Vascular actions of insulin in cardiometabolic disease : effects of metformin, physical activity, and intrinsic aerobic fitness
Metadata[+] Show full item record
Insulin has important vascular and metabolic actions. The vascular effects of insulin typically account for as much as 40-50% of insulin-stimulated glucose disposal. However, the vascular reactivity to insulin is impaired in obesity and type 2 diabetes, in part due to an imbalance in endothelium-derived nitric oxide (NO) and endothelin-1 (ET-1), limiting the perfusion and delivery of glucose and insulin to target tissues. Consequently, aberrations in the vascular actions of insulin contribute to reduced glycemic control and insulin sensitivity. The studies described in this dissertation were designed to test hypotheses that focus on mechanisms and treatments of impaired vascular reactivity to insulin using rodent models of insulin resistance, obesity, and type 2 diabetes. We investigated the efficacy of metformin (Chapter 2), or daily physical activity (Chapter 3) treatments to improve the vasomotor response to insulin in conduit and skeletal muscle resistance arteries of obese, insulin resistant Otsuka Long-Evans Tokushima Fatty (OLETF) rats. Additionally we evaluated the influence of inherited aerobic fitness (Chapter 4), independent of physical activity levels, on the vascular reactivity to insulin in a large conduit artery of rats selectively bred for low or high aerobic running capacity. We present evidence that obesity-related impairments in micro- and macro-vasomotor reactivity to insulin is largely independent of changes in body composition and adiposity. Specifically, metformin does not enhance the microvascular reactivity to insulin, despite reductions in body weight, food consumption, and improvements in glycemic control in OLETF rats. In contrast, daily physical activity in OLETF rats, significantly improved insulin-stimulated vasorelaxation, an effect that was in part mediated by reduced insulin-stimulated ET-1 aortic vasocontraction. Our data also indicate that low intrinsic aerobic fitness is paradoxically associated with greater insulin-mediated vasorelaxation and an exclusive dependence on nitric oxide in aortic vasomotor function. Collectively, our results shed new light on mechanisms underlying the influence of intrinsic aerobic fitness on the vasoreactivity to insulin, and provided strong evidence of physical activity's powerful insulin-sensitizing effects on the vasculature with obesity.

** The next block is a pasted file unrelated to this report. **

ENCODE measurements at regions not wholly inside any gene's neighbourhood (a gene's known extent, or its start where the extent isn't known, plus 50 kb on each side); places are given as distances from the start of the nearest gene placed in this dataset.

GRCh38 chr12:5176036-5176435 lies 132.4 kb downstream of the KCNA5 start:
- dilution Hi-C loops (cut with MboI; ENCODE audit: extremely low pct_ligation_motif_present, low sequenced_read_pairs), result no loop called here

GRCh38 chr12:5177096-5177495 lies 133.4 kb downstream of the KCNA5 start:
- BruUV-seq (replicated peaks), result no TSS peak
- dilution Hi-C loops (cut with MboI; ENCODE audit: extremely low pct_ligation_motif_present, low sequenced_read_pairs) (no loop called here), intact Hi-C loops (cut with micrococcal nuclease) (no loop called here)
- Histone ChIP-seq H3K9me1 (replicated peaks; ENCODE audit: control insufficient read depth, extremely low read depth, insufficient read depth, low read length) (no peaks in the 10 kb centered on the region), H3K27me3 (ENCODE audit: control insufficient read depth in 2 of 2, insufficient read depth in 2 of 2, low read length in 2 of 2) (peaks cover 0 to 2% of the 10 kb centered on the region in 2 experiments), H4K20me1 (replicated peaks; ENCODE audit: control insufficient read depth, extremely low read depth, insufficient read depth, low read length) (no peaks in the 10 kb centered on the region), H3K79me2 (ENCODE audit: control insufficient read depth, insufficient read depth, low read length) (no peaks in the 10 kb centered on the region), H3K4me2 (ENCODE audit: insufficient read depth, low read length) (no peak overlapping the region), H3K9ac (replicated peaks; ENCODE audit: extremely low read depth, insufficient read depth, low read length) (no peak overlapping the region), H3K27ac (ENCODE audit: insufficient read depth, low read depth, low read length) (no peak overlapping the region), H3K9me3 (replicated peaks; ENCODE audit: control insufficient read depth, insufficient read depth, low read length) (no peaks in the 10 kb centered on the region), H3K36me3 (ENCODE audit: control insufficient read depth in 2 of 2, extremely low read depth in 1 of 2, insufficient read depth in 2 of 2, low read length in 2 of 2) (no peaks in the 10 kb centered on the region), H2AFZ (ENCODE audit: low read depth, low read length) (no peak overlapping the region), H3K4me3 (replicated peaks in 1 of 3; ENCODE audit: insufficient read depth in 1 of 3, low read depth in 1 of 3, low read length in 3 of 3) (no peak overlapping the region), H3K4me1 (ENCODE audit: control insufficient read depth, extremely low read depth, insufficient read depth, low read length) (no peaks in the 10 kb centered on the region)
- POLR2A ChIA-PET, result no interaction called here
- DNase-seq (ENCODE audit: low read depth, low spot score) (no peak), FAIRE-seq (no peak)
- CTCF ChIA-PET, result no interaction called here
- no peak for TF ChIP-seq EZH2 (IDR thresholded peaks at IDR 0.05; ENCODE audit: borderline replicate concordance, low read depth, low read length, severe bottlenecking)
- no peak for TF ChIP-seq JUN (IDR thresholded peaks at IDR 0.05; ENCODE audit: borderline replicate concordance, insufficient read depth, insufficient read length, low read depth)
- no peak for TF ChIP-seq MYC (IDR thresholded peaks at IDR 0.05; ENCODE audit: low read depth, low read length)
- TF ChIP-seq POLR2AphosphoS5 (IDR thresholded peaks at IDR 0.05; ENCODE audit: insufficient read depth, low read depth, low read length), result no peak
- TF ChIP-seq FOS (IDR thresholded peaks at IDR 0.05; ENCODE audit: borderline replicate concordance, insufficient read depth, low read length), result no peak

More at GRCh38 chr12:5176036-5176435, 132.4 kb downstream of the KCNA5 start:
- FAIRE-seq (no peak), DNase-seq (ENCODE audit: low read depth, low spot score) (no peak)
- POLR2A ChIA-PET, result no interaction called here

This work is licensed under a Creative Commons Attribution-NonCommercial-NoDerivs 3.0 License.